The UK saw some further network consolidation this morning that is worth noting. CityFibre has announced an agreement to acquire the national network footprint of KCOM, although not including the latter's core Hull and East Yorkshire network assets.
The deal significantly expands CityFibre's national reach by both adding additional metro reach and providing an intercity piece that will help start to hook its various metro fiber projects together. The KCOM network assets being bought include metro assets of 1,100km of duct and fiber across 24 markets and another 1,100km of intercity fiber.
That will put CityFibre in 36 markets nationally, with the footholds necessary to expand that number to 50 by the end of the decade. And with the national reach, they take one more step towards meeting BT wholesale eye to eye in the marketplace.
KCOM had been backing away from the costs associated in running a fiber network for some time. Back in 2009 they outsourced the operation of the network to BT. Now they'll take that one step further, becoming simply a customer on that network footprint at a cost of about £5M annually for at least 5 and up to 15 years.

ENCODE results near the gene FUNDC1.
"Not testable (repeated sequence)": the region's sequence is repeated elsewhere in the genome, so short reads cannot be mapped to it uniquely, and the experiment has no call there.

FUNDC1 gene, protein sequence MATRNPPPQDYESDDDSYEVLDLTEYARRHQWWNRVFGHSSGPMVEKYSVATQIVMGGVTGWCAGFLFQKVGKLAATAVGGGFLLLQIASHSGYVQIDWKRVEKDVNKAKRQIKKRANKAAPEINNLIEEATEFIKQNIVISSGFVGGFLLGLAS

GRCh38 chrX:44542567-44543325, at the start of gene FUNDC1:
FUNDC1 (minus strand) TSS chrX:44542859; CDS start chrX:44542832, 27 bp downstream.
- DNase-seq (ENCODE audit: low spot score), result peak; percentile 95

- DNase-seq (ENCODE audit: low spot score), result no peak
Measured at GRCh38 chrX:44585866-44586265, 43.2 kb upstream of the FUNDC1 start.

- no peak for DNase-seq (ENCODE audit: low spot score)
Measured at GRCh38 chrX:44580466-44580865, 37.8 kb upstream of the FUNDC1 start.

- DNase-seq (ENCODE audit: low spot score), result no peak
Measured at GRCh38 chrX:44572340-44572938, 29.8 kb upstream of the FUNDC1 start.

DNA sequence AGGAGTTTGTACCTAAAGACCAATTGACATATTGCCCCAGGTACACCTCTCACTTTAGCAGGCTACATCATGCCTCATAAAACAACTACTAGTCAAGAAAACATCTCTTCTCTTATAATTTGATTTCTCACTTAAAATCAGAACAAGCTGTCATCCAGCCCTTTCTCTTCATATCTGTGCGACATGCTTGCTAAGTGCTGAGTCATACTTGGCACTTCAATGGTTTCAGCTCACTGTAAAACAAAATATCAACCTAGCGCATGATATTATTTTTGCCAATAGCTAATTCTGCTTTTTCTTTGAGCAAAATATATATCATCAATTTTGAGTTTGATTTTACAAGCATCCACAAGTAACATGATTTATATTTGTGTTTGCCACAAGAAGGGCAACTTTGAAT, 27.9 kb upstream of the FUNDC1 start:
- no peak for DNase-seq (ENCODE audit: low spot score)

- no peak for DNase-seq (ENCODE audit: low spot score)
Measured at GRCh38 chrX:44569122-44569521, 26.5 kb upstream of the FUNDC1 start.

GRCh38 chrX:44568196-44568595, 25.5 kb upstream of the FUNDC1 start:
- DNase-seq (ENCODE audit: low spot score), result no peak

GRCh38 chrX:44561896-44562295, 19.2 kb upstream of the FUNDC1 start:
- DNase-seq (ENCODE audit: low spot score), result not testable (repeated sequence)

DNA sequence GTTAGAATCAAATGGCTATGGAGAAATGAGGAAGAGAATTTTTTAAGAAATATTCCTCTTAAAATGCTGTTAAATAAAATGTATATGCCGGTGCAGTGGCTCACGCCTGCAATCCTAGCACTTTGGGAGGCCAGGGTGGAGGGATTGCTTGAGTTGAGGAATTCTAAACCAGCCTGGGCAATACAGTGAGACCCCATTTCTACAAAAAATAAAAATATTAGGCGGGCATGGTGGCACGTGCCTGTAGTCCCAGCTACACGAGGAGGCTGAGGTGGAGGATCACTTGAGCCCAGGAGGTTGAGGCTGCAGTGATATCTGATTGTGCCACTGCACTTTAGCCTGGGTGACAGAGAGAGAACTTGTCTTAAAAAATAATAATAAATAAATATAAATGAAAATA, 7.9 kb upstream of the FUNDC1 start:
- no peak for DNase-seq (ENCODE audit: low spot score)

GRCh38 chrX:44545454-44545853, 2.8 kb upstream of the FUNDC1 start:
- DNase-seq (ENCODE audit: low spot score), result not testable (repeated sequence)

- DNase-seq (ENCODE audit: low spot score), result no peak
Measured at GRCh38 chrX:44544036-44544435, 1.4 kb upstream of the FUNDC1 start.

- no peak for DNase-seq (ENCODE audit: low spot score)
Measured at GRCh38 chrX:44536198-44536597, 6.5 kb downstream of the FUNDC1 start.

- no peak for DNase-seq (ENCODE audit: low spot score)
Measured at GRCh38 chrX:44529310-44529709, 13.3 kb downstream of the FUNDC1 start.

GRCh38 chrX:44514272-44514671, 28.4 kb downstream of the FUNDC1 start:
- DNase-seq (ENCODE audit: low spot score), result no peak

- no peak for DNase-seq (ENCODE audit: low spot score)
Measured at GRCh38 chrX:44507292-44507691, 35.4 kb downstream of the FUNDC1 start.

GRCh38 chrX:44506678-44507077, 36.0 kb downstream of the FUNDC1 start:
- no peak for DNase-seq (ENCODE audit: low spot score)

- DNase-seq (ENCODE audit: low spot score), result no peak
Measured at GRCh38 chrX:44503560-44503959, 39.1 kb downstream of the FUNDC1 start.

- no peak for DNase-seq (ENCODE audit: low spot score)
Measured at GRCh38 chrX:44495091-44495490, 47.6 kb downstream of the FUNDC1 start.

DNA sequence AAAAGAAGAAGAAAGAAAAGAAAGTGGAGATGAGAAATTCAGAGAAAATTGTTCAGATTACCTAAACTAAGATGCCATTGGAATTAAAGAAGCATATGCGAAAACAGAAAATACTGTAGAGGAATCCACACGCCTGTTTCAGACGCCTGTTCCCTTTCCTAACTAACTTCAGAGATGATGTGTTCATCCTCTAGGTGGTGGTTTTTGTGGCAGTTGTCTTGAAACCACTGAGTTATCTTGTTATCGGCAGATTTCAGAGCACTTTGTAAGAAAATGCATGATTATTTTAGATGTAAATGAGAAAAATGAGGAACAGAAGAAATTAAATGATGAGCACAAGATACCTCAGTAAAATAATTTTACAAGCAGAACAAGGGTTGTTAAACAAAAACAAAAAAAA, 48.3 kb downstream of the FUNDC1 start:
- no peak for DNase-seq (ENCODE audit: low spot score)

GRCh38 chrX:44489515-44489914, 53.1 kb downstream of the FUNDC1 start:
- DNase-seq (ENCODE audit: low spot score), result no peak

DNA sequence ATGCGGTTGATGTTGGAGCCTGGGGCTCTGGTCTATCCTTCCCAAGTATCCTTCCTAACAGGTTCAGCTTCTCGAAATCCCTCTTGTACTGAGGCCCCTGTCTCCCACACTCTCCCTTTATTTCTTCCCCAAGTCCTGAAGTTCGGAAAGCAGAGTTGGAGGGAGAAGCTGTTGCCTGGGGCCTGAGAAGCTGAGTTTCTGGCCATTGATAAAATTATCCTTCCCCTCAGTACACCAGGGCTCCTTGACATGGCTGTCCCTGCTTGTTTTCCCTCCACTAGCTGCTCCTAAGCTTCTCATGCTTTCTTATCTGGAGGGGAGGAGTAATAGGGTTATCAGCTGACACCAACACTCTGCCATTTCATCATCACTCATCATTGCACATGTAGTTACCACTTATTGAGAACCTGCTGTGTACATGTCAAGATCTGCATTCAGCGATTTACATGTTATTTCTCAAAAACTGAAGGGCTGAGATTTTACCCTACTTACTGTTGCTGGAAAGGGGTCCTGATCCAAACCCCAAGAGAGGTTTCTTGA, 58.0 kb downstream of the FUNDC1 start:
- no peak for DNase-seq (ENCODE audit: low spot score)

CityFibre will pay £90M to acquire KCOM's network infrastructure. To close the deal and then follow up on fully commercializing the assets, they have arranged to raise £180M. Of that, £80 is in the form of new equity and £100M is in the form of debt facilities.
Of all the European fiber infrastructure markets, the British Isles has probably seen the most M&A activity in the last few years among competitive providers. Zayo has bought Geo and Viatel, Interoute bought the Vtesse Group's assets, Vodafone bought out C&W Worldwide a few years back, and euNetworks recently acquired Inland Fibre over in metro Dublin. Some of those aren't solely British and Irish fiber of course, but it is definitely a commonality they all share.